The city's lone Arabic and English language middle school could be getting a complete makeover that would transform it into a high school in the wake of a report that reveals it is failing to attract students.
Under the plan proposed by the Department of Education, the Khalil Gibran Academy would move from its current location on Navy Street and become a high school at the Metropolitan Corporate Academy building on Schermerhorn Street in the academic year of 2012-2013. The last set of eighth-graders would also attend classes that year.
"Khalil Gibran has struggled to recruit and retain middle school students," read a report prepared by the DOE. "The number of students attending the school each year has substantially declined."
The school was originally designed by its founder, Debbie Almontaser, as both a middle school and high school. But Almontaser was never able to implement her curriculum, as she was fired before the Khalil Gibran Academy opened in 2007.
Her ouster was the culmination of a media maelstrom revolving around a quote in the New York Post in which she refused to renounce a T-shirt design that read, "Intifada NYC."
Soon, she was being called a terrorist sympathizer who hoped to build a "madrassa" — Arabic for "school," but often mistakenly thought of as a terrorist school — in Brooklyn.
Since Almontaser's departure the school has operated out of the spotlight.
But the city's report, released earlier this month, reveals that things are not going well at Khalil Gibran.
Enrollment in the sixth grade sharply dropped from 58 kids in 2009 to only 35 in 2010. In 2007, the school had 60 sixth-graders in its founding class. The next year, only 24 were in the seventh grade. In 2010 total enrollment reached a high of 115, but this year it dropped slightly to 111, the report stated.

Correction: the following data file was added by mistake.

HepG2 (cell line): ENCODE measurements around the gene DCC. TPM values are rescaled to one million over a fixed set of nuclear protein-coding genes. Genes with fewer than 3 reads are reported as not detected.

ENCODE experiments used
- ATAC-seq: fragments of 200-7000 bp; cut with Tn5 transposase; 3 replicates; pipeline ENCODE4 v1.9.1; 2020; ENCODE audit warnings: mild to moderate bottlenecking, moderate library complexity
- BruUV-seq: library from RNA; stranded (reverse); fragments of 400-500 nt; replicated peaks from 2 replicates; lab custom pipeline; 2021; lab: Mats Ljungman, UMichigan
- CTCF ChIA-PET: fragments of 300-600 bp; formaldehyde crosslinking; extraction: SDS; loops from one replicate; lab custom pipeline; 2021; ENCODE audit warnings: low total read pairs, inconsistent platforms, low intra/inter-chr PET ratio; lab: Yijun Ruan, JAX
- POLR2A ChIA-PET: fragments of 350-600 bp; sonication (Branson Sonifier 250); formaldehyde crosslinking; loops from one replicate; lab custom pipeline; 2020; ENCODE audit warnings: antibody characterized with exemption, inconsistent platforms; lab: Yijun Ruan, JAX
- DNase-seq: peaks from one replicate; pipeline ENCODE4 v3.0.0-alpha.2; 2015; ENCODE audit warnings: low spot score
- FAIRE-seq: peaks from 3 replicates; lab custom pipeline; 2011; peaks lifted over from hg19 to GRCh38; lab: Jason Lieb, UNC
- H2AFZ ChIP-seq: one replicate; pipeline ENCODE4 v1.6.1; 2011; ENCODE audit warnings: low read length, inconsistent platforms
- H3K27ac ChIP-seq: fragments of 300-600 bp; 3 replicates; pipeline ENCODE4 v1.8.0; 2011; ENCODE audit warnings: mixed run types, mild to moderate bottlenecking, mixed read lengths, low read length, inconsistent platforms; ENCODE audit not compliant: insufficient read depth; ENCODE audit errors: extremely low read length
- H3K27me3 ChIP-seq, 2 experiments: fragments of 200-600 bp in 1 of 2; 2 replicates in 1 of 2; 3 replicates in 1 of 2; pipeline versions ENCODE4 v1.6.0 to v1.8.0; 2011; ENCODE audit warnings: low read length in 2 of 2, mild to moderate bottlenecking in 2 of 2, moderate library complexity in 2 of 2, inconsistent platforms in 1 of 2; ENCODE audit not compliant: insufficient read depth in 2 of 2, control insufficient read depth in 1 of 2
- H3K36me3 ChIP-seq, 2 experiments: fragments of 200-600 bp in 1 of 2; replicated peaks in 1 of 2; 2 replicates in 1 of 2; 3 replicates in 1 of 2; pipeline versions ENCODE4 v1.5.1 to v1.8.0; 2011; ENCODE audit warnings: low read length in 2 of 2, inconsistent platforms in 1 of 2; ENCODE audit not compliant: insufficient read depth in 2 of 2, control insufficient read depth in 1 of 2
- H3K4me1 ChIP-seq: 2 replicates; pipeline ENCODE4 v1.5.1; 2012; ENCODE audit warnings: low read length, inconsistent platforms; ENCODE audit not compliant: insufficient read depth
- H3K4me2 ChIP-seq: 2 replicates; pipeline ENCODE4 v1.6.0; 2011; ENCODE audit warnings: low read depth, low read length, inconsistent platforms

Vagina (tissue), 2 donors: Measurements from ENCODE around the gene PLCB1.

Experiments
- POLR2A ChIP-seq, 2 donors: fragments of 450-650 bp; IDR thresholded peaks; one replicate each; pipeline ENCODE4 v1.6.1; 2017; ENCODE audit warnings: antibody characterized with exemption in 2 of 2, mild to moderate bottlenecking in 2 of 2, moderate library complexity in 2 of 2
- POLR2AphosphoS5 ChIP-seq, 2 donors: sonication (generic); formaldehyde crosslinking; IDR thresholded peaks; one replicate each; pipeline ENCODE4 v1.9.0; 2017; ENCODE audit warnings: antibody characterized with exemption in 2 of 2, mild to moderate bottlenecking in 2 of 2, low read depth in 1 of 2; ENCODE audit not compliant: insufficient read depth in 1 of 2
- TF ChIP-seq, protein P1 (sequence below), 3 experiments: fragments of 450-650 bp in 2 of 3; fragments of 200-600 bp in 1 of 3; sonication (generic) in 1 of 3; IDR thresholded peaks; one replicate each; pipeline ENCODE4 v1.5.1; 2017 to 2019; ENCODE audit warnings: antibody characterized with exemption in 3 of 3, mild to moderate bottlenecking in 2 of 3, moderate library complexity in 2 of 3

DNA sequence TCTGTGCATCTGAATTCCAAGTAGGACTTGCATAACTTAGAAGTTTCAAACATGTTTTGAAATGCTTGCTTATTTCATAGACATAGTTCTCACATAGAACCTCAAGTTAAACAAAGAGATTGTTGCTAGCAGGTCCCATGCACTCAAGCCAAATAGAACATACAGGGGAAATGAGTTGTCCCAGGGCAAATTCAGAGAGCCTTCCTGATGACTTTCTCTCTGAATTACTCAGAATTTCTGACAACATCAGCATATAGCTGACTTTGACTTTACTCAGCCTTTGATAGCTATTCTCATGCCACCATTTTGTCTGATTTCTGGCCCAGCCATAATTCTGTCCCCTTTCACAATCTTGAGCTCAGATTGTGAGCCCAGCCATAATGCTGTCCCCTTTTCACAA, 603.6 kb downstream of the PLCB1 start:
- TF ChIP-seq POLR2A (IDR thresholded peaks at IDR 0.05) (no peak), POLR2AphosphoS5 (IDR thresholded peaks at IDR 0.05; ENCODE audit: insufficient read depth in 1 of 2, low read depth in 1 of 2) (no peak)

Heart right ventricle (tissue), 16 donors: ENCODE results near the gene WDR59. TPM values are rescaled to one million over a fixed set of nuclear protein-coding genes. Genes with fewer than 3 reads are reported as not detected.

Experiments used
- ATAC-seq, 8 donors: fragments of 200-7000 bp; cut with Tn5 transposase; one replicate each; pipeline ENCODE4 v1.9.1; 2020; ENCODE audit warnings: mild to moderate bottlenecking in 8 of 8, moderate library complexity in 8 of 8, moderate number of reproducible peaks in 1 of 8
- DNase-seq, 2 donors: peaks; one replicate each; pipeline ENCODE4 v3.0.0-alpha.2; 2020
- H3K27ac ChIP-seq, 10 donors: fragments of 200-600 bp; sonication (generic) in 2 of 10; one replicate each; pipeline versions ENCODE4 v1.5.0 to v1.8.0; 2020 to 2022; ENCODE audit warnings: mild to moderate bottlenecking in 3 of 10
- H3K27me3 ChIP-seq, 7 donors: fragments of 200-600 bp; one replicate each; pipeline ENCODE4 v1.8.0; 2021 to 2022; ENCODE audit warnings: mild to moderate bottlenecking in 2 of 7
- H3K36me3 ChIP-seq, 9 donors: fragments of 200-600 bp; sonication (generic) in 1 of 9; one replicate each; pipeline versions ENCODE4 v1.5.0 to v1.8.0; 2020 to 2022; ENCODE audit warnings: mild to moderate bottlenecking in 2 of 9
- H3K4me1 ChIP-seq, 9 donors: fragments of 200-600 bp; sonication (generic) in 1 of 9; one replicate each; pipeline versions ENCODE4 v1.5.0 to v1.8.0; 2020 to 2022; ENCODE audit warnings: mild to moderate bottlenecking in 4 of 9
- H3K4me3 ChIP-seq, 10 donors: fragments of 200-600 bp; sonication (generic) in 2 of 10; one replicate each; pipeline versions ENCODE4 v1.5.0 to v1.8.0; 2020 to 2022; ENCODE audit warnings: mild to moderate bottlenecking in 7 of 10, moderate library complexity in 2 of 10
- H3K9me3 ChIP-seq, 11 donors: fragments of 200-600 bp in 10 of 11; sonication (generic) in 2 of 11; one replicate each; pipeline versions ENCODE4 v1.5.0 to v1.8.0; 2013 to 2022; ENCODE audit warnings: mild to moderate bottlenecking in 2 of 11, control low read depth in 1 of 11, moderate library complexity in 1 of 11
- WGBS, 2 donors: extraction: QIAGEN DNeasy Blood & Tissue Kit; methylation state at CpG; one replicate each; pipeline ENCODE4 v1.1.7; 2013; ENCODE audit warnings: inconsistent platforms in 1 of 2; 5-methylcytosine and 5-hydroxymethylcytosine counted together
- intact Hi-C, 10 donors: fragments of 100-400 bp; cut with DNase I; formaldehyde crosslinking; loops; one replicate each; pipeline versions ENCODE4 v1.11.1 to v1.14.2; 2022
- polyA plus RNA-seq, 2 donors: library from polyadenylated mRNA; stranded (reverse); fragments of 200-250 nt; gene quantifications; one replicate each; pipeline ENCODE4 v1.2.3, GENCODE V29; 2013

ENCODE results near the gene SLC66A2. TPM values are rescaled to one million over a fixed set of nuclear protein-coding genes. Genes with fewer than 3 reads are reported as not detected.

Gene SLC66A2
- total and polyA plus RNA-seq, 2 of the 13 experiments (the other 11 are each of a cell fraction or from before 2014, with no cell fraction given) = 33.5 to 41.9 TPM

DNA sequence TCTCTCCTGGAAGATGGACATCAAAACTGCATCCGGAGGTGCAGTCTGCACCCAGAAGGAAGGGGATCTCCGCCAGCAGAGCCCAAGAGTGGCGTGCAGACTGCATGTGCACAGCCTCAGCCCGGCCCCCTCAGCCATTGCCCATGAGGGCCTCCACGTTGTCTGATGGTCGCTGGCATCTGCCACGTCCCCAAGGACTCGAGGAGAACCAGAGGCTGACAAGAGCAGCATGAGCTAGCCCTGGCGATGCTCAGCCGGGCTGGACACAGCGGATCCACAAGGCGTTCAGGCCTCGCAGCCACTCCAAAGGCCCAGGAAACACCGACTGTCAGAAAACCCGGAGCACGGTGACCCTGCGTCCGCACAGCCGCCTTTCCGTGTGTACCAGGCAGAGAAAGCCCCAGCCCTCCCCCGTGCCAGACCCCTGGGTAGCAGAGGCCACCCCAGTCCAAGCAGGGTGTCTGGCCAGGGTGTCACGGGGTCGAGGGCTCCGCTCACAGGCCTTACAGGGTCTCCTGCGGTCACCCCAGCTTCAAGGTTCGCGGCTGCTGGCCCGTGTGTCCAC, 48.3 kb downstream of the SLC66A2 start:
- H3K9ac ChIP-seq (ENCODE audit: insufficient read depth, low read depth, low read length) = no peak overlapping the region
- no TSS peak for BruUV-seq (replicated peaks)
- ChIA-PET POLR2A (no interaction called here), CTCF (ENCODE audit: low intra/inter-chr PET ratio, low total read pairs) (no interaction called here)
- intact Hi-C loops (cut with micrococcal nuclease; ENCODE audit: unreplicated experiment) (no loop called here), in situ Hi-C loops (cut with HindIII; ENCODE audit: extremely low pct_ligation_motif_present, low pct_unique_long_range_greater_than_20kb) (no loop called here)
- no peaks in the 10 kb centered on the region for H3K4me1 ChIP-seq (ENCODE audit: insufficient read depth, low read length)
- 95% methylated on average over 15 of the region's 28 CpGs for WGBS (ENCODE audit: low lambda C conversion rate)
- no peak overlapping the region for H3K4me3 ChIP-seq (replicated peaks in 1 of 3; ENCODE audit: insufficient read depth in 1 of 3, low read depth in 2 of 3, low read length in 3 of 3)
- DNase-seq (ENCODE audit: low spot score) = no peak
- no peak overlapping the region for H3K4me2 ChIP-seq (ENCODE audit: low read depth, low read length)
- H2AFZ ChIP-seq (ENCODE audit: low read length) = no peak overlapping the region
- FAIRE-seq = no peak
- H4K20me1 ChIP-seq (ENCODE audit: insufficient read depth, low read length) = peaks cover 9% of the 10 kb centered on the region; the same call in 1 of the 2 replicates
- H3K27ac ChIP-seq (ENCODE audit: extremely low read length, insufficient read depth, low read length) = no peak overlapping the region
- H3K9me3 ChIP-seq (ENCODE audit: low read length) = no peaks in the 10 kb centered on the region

"As enrollment declines, the school could lose the resources necessary to sustain a high-functioning learning environment," read the statement. "As a result, the learning outcomes for students attending Khalil Gibran could be severely compromised."
The report added that "very few" incoming middle-school students in District 13 — which includes Fort Greene, Clinton Hill, DUMBO and parts of Prospect Heights, Brooklyn Heights and Park Slope — listed Khalil Gibran on their list of preferred schools.
"In 2010, Khalil Gibran was among the group of schools that received the lowest number of sixth grade applications in District 13," according to the report. "In addition, only 18 percent of students who applied to Khalil Gibran ranked it within their top three choices."
The report concludes by stating, "The DOE believes that Khalil Gibran should still continue to be an option for high school students as originally planned in 2007," but does not elaborate further.
An e-mail to Almontaser was not returned. A spokesman for the Department of Education would comment byond the report and disregarded a request to speak with the current principal of the school, Beshir Abdellatif.
Three employees who left the school on Tuesday afternoon refused to comment.